The AGSD-UK 2015 conference was a great success:

I can't thank you and the AGSD-UK team enough for the superb organisation of the conference this year! The workshops and range of speakers was fantastic. It was so good to meet the key physicians who are helping with the condition. Another incredible outcome of the conference was that our daughter made two friends the same age as her whom we intend to meet with and to keep in contact with. As the condition is rare it is invaluable that she has friends to share her struggles with. It is also great that my husband and I now have friends who are GSD parents too! What a fantastic thing you do - thank you so much, from all of us!
– Victoria

 

Glycogen Storage Disease Type VII

Also known as muscle phosphofructokinase deficiency or Tarui disease.

The clinical features of Type VII are similar to those of Type V with onset of more severe fatigue and muscle pain early in exercise. Symptoms are evident in childhood. Type VII is caused by a deficiency of the phosphofructokinase enzyme which is needed to facilitate the breakdown of glucose into energy in muscle during exercise.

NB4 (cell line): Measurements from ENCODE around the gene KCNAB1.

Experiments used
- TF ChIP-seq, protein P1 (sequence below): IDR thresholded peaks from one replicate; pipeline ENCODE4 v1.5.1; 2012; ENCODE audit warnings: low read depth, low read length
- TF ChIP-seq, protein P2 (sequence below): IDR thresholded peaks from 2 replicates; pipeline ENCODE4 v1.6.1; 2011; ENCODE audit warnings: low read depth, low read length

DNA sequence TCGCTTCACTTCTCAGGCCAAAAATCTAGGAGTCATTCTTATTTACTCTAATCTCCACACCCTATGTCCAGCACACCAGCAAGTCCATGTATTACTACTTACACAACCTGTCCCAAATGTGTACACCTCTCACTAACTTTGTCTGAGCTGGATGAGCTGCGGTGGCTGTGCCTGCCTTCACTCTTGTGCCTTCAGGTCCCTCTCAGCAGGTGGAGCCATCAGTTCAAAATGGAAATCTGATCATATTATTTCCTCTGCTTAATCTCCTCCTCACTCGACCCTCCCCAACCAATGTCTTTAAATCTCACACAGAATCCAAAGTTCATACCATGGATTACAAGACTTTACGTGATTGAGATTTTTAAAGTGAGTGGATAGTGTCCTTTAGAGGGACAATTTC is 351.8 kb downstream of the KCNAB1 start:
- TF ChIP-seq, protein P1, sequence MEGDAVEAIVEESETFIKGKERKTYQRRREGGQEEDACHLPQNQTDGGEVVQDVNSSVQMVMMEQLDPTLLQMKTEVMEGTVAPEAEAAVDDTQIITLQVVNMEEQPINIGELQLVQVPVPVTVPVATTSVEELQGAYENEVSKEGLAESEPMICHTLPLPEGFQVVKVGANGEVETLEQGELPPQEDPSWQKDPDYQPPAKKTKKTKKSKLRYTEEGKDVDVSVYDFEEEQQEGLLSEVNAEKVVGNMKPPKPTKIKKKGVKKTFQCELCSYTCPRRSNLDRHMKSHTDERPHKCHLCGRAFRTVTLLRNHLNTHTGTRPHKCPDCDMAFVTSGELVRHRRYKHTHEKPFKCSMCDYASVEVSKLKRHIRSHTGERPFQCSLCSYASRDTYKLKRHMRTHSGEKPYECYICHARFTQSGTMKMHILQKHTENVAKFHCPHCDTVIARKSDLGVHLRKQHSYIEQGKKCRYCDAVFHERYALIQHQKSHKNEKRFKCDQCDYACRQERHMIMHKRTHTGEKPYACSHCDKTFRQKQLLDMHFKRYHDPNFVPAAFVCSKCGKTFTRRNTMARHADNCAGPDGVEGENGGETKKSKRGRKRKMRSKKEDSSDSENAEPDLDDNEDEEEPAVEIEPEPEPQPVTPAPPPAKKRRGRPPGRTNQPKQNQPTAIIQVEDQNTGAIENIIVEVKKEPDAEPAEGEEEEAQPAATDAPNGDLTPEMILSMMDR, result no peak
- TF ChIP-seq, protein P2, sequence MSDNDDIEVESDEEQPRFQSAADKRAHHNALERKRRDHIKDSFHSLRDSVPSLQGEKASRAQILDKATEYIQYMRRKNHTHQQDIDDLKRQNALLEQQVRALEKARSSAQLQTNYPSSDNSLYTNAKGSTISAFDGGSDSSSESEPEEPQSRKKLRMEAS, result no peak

The body breaks down muscle (rhabdomyolysis) when trying to attain energy, which causes symptoms such as muscle pain, cramping, fatigue and tenderness. The red protein myoglobin is released and red-brown urine may be seen.

Diagnosis is by muscle biopsy, which will show a deficiency of muscle phosphofructokinase and a modest accumulation of glycogen. Patients may also display a hemolytic anemia. Treatment primarily consists of avoiding strenuous exercise. Some patients have been helped by a high protein diet. The enzyme deficiency is due to abnormalities in the muscle phosphofructokinase gene and is inherited as an autosomal recessive genetic disorder.

Type VII summary
Symptoms Muscle pain and fatigue on exercise.
Muscle cramps and tenderness.
Secondary symptoms Myoglobinuria
Treatment Avoid anaerobic exercise. Maintain healthy diet,
increased protein may help.
Outlook Good with avoidance of anaerobic
activity.

 

The Coordinator for Type VII is Marilyn Silver, who has the condition herself. (This is a voluntary unpaid role.) You can contact her via the Contact us page.